Analytical Instrumentation

  • Are Fuel Prices Always in Line with Oil Prices?

Are Fuel Prices Always in Line with Oil Prices?

May 24 2018 Read 496 Times

Since the oil market crashed in 2014, drivers have been enjoying relatively painless trips to the pump. Though things aren’t quite as sweet in India, where diesel, the country's most popular fuel, is pricier than ever. Gasoline is also threatening to hit record levels in a handful of major cities, including Delhi.

India's yo-yo pricing system

Four years ago, India lifted pricing controls on gasoline when the global oil slump pushed prices below set levels. The move was largely spurred by an attempt to relieve the enormous financial burden placed on the government by fuel subsidies, which had soared to US$9.6 billion in 2014. Several months later the government followed up by freeing diesel rates and calling off subsidies.

Local prices dropped, though the government continued to capitalise on the downward trend by adding an additional tax, as opposed to passing all savings onto the consumer. The taxes are still in place despite rising oil prices, which mean Indian drivers are feeling the pinch as Brent climbs above US$75 a barrel, the highest price point since November 2014.  

Government under pressure to reinstate national cap

As a result, the government is under rising pressure to reintroduce a national cap on fuel prices. This could see India drastically cut fuel taxes, which currently account for around 50% of the per litre price drivers pay when filling up. Of course, this would represent a major loss to government revenues. Currently, the federal budget document predicts that excise duty and additional taxes will rake in roughly 2.5 trillion rupees, or US$36 billion, in the year ending March 2019.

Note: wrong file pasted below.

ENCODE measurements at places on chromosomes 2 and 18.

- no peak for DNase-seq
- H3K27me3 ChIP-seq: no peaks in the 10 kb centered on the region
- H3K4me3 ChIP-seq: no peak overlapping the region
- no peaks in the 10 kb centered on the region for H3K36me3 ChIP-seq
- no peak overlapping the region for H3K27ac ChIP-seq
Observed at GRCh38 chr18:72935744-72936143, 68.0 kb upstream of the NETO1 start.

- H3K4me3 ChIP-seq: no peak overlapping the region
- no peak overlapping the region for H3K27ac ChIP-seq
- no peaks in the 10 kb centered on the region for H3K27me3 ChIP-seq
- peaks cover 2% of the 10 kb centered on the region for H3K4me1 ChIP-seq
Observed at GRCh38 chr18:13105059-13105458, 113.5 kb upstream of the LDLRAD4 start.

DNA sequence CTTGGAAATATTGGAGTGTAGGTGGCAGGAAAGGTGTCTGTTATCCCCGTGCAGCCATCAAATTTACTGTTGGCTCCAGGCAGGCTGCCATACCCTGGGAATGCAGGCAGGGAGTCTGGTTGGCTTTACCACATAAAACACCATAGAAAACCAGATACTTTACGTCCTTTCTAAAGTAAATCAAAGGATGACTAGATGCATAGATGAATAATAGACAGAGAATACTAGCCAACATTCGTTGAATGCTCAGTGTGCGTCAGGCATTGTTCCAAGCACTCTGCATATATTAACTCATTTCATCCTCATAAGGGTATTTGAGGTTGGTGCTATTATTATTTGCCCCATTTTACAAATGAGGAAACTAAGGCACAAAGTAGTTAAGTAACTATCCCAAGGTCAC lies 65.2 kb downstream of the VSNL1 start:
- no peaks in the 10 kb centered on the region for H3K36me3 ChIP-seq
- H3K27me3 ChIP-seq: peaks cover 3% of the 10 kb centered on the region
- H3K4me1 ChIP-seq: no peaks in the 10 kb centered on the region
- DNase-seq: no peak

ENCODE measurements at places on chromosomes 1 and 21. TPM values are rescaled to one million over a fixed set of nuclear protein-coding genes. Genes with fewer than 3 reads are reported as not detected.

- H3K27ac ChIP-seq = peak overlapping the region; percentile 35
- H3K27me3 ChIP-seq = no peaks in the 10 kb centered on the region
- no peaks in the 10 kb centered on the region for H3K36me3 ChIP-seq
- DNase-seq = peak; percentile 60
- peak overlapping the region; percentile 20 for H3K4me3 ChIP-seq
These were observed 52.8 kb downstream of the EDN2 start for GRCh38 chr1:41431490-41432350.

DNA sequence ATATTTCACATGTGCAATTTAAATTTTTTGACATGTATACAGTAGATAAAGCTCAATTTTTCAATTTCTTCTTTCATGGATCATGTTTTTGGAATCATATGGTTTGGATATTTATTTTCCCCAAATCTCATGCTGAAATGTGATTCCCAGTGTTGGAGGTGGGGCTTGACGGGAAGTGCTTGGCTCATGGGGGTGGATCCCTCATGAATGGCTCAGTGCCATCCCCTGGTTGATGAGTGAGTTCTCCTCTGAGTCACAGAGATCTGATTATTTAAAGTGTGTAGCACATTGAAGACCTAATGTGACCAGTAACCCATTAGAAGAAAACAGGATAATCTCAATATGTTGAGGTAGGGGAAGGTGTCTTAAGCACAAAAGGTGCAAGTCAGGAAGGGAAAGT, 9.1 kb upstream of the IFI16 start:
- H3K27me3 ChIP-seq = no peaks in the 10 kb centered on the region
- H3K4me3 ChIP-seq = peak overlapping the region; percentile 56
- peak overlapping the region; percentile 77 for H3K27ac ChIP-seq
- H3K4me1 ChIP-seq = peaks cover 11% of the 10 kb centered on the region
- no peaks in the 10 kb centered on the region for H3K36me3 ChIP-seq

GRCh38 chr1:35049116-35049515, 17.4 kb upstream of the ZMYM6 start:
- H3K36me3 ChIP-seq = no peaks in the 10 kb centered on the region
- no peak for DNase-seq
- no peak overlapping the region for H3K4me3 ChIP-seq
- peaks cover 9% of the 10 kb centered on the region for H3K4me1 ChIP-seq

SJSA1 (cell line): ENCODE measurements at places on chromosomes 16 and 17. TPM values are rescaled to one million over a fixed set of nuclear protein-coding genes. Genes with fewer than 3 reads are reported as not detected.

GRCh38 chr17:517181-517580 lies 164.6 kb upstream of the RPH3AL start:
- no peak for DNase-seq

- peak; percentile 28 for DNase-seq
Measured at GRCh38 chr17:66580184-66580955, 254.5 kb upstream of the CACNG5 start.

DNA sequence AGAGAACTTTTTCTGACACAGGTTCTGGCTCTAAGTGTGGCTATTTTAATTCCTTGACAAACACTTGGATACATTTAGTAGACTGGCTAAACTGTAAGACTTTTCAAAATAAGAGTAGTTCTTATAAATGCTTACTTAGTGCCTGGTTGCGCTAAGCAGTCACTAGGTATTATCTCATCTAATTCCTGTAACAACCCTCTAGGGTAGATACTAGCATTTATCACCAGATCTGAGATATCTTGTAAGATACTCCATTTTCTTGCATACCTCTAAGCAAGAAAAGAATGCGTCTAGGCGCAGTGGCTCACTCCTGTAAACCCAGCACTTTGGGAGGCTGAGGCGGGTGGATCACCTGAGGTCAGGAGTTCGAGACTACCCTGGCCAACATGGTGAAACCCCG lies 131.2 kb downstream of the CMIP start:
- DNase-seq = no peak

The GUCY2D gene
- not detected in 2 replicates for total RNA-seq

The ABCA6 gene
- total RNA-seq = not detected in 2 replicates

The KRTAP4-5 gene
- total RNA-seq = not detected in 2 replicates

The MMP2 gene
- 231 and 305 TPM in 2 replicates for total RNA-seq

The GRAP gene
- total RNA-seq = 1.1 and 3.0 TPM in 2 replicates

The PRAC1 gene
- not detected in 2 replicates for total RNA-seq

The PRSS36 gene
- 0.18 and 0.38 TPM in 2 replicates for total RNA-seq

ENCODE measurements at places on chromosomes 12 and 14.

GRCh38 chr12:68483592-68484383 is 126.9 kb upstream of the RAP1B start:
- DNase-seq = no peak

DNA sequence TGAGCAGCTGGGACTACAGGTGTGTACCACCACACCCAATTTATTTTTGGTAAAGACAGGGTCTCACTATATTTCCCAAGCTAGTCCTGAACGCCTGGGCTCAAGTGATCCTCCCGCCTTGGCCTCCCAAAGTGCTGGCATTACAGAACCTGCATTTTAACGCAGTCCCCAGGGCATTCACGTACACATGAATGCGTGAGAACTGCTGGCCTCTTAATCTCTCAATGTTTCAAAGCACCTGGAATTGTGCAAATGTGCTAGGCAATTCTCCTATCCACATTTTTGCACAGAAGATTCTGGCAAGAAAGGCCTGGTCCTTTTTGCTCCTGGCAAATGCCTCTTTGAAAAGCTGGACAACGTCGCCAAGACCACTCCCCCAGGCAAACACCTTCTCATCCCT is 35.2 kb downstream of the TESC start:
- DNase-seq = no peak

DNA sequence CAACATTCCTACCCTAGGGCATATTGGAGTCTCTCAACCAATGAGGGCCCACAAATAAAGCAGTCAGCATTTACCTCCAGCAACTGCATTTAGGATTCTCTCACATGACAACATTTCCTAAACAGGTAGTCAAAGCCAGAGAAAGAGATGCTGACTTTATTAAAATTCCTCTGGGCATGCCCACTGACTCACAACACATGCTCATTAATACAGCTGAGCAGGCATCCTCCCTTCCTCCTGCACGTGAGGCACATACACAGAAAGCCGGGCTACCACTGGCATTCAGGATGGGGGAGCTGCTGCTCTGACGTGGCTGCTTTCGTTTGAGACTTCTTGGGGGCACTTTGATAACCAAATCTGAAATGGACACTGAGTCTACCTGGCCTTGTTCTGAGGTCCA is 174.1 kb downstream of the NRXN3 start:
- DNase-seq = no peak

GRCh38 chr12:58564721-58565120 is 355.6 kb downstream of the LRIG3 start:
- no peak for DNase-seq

The second, more viable option is to reinstate price controls on both petrol and diesel, either fully or partially. This would see the government ask upstream companies to share a portion of the burden and in turn, bring down prices at the pumps. For local drivers this could represent big savings, as most of India’s scooters, motorcycles and rickshaws run on diesel. It could also help support India's national economy, as higher diesel prices translate to higher freight costs, which are usually passed on to consumers.

As well as rising petrol prices, India also faces some of the world's worst urban air pollution levels. Recently, the nation signed an agreement in London that will see it aim to slash carbon dioxide emissions by at least 50% by 2050. For a closer look at the latest maritime developments don't miss 'Preparing for change: Positioning the Refining Industry to Tackle the IMO’s New Sulphur Regulations'

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